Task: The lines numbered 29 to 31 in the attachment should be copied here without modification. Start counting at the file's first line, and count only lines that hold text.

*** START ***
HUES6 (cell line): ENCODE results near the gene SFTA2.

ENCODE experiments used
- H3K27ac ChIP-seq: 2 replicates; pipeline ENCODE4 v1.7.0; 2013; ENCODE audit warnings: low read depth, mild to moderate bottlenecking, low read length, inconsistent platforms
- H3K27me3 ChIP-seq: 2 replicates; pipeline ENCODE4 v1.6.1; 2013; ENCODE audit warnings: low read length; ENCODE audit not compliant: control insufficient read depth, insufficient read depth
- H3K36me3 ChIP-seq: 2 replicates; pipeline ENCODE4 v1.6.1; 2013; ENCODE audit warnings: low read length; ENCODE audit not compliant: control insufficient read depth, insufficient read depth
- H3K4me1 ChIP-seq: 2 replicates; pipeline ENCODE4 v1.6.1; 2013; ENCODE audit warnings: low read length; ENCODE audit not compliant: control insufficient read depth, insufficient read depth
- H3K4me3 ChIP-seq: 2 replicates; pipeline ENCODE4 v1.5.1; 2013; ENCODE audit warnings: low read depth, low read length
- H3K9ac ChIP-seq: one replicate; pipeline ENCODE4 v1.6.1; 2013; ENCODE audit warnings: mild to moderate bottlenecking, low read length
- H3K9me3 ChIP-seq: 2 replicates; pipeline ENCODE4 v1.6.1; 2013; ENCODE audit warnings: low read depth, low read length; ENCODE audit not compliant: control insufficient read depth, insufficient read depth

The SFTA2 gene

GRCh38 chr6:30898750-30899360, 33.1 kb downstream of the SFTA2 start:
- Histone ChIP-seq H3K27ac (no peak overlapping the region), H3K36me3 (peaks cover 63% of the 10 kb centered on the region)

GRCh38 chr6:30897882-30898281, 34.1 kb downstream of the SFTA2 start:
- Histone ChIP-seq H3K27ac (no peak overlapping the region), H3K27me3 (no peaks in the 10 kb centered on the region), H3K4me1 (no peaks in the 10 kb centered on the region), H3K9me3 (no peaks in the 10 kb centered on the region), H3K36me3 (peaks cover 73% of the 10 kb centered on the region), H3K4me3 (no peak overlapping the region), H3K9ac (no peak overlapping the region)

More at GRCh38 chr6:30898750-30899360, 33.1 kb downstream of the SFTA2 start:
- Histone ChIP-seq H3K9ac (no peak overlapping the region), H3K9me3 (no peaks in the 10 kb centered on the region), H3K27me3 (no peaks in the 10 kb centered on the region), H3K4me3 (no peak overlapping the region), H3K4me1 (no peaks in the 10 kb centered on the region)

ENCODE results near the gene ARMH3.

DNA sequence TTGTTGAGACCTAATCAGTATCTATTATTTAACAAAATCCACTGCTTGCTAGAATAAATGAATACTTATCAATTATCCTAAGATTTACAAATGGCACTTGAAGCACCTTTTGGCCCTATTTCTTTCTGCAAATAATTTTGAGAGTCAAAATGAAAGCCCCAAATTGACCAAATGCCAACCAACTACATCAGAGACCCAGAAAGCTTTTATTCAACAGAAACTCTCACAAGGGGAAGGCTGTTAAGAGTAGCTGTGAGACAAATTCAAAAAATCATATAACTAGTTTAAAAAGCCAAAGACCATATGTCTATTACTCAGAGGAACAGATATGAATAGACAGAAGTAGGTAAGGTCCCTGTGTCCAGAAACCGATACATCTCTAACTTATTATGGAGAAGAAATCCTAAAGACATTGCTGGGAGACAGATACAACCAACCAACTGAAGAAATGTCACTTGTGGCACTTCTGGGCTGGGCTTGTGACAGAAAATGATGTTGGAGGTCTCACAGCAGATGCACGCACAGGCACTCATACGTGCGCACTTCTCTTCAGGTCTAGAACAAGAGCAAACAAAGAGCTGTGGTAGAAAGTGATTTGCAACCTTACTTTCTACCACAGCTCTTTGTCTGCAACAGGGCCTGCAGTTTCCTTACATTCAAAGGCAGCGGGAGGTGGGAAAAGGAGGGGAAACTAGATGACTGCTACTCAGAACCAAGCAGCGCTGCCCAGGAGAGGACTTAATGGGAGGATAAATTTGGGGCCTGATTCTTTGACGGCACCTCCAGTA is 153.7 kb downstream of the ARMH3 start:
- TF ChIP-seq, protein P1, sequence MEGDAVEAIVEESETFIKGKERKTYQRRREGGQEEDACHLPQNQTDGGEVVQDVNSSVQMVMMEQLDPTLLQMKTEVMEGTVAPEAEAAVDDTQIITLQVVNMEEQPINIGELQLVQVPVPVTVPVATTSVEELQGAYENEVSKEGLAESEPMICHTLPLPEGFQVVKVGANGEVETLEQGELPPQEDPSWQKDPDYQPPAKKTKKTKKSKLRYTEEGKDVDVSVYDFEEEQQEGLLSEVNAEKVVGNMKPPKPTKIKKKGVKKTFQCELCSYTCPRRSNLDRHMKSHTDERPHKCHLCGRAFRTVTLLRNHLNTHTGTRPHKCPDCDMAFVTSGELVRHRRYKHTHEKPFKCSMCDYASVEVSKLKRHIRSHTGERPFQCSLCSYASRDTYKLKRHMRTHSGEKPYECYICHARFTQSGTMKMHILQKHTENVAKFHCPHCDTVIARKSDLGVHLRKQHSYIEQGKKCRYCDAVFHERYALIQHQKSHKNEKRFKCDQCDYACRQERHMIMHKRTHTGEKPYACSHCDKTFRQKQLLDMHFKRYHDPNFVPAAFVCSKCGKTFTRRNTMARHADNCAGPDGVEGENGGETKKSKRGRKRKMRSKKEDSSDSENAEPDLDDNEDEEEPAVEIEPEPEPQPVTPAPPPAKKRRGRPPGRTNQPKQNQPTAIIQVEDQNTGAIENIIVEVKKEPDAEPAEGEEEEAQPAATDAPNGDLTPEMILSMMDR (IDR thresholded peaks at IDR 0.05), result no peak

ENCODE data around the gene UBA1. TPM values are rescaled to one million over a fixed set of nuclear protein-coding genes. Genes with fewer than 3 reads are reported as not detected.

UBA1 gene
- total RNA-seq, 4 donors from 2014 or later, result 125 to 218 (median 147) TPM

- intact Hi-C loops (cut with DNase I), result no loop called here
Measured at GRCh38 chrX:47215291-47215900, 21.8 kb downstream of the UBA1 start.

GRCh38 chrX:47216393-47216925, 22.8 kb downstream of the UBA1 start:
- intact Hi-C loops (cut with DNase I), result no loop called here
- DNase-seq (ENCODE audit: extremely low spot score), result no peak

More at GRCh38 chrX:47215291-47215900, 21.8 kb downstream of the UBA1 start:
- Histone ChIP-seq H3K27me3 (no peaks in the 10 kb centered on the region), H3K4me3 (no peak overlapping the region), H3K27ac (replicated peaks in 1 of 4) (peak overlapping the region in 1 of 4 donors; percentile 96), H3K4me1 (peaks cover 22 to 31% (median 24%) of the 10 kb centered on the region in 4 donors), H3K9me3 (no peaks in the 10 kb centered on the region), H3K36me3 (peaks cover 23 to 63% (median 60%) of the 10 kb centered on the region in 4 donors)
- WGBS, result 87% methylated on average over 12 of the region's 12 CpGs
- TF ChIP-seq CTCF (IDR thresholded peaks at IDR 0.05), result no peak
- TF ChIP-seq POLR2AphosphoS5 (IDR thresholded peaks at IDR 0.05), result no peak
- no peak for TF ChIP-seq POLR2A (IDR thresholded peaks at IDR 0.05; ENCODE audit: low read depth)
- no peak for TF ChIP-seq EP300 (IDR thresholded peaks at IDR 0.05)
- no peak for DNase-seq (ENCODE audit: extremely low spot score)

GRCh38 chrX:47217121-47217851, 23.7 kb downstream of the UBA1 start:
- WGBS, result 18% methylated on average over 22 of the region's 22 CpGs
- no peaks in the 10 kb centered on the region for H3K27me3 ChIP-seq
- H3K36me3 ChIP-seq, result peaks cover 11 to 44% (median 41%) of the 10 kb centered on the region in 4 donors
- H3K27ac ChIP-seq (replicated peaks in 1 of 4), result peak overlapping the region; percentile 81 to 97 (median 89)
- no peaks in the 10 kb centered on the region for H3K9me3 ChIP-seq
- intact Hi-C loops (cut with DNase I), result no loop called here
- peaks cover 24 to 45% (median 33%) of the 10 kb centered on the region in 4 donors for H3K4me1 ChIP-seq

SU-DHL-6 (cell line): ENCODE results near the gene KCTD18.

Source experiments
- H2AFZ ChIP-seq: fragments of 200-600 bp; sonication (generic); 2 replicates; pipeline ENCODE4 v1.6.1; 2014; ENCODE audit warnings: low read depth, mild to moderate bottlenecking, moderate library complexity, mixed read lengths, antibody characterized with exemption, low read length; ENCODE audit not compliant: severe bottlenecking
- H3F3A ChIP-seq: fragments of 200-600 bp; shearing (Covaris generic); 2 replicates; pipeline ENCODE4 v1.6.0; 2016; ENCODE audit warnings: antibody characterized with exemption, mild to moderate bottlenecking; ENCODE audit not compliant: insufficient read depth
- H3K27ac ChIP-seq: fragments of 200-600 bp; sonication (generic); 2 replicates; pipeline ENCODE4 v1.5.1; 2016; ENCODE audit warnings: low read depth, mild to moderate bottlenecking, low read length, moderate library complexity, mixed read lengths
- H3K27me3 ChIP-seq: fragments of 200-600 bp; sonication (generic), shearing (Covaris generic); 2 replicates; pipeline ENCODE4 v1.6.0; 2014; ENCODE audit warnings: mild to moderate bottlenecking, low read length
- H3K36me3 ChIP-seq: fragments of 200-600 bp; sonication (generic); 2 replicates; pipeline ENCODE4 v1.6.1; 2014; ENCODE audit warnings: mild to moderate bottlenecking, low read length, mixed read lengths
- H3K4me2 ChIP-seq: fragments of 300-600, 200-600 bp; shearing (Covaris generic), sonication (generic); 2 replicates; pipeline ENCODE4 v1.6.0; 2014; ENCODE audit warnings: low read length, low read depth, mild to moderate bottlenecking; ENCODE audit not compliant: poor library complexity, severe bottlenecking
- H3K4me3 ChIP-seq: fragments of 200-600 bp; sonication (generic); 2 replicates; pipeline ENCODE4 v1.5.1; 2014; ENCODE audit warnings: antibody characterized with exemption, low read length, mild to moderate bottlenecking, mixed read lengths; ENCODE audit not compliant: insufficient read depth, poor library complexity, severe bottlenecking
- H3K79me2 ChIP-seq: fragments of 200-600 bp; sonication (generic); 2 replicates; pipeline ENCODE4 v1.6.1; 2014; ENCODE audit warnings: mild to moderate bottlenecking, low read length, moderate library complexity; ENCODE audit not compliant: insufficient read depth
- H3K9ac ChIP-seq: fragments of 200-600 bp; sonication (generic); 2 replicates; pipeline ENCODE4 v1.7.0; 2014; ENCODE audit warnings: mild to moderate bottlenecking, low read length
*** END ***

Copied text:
- Histone ChIP-seq H3K27me3 (no peaks in the 10 kb centered on the region), H3K4me3 (no peak overlapping the region), H3K27ac (replicated peaks in 1 of 4) (peak overlapping the region in 1 of 4 donors; percentile 96), H3K4me1 (peaks cover 22 to 31% (median 24%) of the 10 kb centered on the region in 4 donors), H3K9me3 (no peaks in the 10 kb centered on the region), H3K36me3 (peaks cover 23 to 63% (median 60%) of the 10 kb centered on the region in 4 donors)
- WGBS, result 87% methylated on average over 12 of the region's 12 CpGs
- TF ChIP-seq CTCF (IDR thresholded peaks at IDR 0.05), result no peak